EDITORIAL | Pulwama: A similar pattern of politicisation
The aftermath of a terror attack in a democracy follows a pattern. All political parties initially express shock, anguish and anger. There are announcements of firm intent and national unity — and emphasis on how this is not the time for politics. This attempt at bipartisanship at the top does not last too long.
The second-rung leaders on the ruling side speak of how their response will be different from past “weak” regimes; their counterparts in the opposition begin blaming the government for intelligence failures and demand action. And slowly, this seeps up — before you know it, the top leaders are engaged in a slanging match.
The responses after Pulwama have followed almost the same pattern. It took only a few days for expressions of unity and how this is an issue of national interest to give way to competitive political jostling. This is not desirable and we do not endorse it — but in the Indian democratic landscape, just months before elections, it is not surprising Prime Minister Narendra Modi’s strong statements indicate that a major response is in the offing.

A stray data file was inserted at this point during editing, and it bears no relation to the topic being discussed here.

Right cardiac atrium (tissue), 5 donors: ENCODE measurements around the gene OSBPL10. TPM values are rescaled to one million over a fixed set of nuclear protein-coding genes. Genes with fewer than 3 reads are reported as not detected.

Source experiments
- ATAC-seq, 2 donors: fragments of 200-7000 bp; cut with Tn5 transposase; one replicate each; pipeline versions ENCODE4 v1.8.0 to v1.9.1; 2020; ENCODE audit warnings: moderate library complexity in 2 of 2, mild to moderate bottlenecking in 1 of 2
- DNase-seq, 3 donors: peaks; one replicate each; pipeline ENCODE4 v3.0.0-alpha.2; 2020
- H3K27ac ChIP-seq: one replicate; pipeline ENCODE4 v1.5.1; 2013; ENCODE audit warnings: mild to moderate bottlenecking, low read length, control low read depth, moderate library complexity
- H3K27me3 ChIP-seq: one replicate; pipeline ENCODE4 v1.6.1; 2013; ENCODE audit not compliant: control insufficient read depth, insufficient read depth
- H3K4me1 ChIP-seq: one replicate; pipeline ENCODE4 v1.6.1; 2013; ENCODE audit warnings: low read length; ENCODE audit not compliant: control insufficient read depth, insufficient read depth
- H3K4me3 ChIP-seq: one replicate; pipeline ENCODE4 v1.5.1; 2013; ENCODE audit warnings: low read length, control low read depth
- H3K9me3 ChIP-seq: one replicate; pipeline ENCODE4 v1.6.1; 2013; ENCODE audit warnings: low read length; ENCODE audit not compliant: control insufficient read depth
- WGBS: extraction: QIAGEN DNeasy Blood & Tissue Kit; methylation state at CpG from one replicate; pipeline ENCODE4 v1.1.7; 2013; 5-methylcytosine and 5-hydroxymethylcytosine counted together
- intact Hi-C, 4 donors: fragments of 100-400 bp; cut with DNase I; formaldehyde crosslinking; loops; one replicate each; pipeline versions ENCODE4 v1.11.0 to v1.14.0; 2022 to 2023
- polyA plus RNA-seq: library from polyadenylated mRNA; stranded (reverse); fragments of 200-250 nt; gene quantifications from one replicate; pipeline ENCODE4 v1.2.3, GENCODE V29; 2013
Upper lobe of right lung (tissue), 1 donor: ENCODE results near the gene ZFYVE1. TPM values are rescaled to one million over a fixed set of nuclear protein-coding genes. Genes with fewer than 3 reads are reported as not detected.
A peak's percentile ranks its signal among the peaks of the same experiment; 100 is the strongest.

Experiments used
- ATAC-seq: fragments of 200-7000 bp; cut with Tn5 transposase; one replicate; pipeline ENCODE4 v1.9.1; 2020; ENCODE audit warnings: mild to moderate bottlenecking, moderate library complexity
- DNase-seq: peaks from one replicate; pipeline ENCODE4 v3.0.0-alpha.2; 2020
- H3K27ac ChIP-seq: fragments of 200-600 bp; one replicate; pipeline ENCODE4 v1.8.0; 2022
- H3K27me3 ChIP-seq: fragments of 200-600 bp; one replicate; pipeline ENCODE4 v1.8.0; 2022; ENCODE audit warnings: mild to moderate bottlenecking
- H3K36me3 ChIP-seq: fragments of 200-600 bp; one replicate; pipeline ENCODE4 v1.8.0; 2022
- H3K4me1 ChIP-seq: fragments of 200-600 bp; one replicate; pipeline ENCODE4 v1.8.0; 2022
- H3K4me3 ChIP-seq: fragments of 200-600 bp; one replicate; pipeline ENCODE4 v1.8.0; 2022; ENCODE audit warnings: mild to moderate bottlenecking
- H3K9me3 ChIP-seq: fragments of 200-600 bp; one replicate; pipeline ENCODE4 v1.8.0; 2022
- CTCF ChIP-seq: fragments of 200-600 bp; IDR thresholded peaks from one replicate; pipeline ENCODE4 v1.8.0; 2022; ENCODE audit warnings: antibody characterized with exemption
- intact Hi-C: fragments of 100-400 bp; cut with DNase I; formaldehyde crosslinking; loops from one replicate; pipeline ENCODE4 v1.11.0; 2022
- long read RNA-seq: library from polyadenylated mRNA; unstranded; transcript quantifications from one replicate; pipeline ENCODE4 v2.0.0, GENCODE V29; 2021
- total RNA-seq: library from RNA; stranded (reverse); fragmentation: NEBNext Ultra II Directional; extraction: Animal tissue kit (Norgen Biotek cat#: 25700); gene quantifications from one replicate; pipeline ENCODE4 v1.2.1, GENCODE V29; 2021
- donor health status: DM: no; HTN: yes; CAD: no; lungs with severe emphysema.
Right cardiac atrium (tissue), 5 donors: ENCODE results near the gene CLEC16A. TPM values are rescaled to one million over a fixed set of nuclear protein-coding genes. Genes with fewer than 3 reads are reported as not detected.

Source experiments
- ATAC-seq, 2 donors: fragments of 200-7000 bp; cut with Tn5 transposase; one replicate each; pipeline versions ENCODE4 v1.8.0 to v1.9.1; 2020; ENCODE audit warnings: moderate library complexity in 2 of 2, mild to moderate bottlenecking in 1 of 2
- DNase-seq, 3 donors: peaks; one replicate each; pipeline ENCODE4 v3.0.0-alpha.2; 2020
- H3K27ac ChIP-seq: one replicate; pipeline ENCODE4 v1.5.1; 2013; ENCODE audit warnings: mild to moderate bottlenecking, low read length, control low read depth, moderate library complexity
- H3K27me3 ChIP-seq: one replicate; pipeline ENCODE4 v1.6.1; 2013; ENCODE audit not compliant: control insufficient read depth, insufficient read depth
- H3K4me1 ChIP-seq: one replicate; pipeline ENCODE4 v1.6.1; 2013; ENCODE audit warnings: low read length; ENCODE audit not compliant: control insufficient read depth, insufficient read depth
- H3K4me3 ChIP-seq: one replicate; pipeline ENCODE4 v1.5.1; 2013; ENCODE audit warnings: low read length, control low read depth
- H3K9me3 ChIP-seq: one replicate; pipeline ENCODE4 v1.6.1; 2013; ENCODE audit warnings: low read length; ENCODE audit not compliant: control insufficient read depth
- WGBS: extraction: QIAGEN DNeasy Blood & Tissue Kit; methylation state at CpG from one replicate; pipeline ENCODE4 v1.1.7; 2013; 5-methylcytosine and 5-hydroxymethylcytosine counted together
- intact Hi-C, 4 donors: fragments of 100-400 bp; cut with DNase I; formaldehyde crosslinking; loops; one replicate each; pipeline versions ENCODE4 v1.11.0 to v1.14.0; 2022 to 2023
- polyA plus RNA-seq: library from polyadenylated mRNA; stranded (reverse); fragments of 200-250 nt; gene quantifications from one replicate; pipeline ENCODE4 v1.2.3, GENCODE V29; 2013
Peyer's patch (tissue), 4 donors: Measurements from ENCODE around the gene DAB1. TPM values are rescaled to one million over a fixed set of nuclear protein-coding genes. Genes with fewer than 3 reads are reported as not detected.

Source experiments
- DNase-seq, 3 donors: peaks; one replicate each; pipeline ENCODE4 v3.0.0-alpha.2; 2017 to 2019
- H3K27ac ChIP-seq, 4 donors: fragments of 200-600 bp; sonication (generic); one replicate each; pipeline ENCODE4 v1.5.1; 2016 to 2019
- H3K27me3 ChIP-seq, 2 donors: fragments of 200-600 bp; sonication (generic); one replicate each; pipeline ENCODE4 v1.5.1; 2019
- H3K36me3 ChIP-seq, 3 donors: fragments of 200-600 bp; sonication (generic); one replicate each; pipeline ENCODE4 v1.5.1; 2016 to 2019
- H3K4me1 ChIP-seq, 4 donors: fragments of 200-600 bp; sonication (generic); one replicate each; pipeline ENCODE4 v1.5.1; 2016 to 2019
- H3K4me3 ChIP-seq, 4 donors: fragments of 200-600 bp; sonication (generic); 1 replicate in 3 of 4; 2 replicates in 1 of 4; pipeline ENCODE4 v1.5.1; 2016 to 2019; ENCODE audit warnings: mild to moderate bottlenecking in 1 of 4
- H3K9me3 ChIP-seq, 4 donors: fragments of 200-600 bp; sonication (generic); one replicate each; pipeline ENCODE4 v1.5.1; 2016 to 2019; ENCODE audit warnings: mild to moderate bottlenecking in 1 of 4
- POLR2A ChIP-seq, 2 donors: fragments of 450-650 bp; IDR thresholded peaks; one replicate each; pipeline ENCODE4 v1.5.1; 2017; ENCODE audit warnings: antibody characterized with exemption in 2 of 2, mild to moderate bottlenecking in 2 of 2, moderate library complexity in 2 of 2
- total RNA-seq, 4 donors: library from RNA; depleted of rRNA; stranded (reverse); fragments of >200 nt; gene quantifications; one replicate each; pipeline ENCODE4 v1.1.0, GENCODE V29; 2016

This could well be a leader reassuring the nation. But the Bharatiya Janata Party’s (BJP) political managers see the attack as a possible opportunity to reinforce their image of a strong party, willing to take strong action against Pakistan, and thus buttress their nationalist credentials. At a time when the political challenge has become formidable for the regime, this will help.
The opposition too can smell an opportunity. By saying they will back the government, and will have no more conversation on the issue, Congress president Rahul Gandhi sought to pre-empt the possibility of the BJP monopolising the credit for any action.
But his party’s managers believe that Pulwama has dealt a blow to the government’s claims of a track record of cracking down on terror; raised questions about the efficacy of the surgical strikes the government so hyped; and put BJP in a bind for they need to now respond but can’t allow a full-blown conflict. Pulwama is no longer just a national security or foreign policy issue. It is now a full-blown domestic political issue.